Police in Canada patrolling truck stops to prevent cargo theft

By Tyson Fisher, Land Line staff writer | Tuesday, April 28, 2015

As cargo theft continues to be a pervasive issue, law enforcement agencies are ramping up efforts to curb the number of stolen freight. Halton Regional Police in Ontario, Canada, is patrolling truck stops as part of an ongoing program to stop cargo theft.

Police officers in Milton and Halton Hills, located in the southwest part of the Greater Toronto Area, are spending more time at truck stops to prevent cargo theft. According to Sgt. Paul Rudall of the Halton Regional Police Service District Response Unit, in addition to patrolling truck stops the department is educating patrol staff to look at indicators that might allow them to recognize potential attempts at theft.

“[Cargo theft] is an issue that occurs periodically throughout the course of the year,” Sgt. Rudall told Land Line. “It being a crime that we have a responsibility to try and prevent from happening, [patrolling truck stops] is one our strategies that we use to try and reduce the number of cargo thefts that occur.”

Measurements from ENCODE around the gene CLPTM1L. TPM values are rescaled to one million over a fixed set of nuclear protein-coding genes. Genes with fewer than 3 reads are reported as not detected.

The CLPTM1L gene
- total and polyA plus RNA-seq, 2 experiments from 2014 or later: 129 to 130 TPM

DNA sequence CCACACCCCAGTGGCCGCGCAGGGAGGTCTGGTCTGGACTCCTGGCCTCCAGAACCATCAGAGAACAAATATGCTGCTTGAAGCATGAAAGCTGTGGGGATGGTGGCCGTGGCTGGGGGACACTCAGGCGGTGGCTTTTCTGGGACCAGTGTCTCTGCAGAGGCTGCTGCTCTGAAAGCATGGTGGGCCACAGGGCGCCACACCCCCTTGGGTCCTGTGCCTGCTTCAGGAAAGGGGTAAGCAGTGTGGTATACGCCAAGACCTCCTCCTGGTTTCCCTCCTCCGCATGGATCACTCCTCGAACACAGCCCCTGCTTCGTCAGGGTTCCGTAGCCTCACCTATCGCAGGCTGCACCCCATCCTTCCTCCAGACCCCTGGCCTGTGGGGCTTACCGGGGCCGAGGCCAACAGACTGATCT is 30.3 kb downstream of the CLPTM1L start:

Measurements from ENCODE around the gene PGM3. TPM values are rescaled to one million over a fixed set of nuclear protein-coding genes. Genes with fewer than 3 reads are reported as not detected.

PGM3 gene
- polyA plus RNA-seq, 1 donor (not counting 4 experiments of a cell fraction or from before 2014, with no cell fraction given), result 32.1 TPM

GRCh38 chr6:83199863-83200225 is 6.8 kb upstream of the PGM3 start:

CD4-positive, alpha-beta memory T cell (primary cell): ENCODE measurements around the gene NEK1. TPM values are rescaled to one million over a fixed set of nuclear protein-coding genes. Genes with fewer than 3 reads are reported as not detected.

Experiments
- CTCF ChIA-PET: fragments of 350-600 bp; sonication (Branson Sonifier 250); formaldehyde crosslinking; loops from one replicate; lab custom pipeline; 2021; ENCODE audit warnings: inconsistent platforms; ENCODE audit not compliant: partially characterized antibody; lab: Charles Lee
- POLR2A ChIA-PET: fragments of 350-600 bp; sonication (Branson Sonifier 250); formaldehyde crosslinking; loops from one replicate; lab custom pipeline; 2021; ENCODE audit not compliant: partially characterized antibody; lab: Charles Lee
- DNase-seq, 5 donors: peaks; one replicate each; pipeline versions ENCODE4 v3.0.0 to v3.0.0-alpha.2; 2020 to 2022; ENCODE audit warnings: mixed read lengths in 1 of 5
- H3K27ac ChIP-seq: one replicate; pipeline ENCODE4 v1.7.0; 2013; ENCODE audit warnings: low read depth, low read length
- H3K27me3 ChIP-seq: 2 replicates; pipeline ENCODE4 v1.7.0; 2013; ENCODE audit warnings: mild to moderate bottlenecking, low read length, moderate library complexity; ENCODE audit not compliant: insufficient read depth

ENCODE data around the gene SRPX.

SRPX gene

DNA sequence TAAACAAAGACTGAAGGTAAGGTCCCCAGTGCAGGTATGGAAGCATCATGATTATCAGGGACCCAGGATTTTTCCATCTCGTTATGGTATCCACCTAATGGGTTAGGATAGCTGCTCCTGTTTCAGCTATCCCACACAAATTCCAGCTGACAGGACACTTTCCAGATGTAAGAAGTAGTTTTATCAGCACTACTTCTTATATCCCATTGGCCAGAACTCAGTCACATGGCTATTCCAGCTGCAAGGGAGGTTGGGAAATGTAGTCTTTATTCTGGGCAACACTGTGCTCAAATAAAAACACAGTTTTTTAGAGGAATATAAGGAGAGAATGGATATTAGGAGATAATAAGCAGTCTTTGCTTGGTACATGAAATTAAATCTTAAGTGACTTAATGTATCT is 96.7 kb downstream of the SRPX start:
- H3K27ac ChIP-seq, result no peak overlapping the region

Halton Regional Police is also reaching out to the general public. Awareness is another top priority in prevention. Police are communicating to the public via social media. With communication being a two-way street, Halton Regional Police is also seeking advice and information from the public, which can be done through their Crime Stoppers program.

According to FreightWatch International’s 2014 cargo theft report, cargo risk for 2015 is expected to increase slightly over 2014. Cargo theft incidents declined 12 percent in 2014 compared with 2013, but the average value of the thefts increased by 36 percent, suggesting thieves are becoming more organized in targeting potential freight.

FreightWatch also noted that 87 percent of all thefts with a known location occurred within unsecured parking areas. Of those thefts, the most common locations were truck stops that lacked security. Last year, 90 percent of thefts occurred when the truck was stationary and unattended, according to the report.

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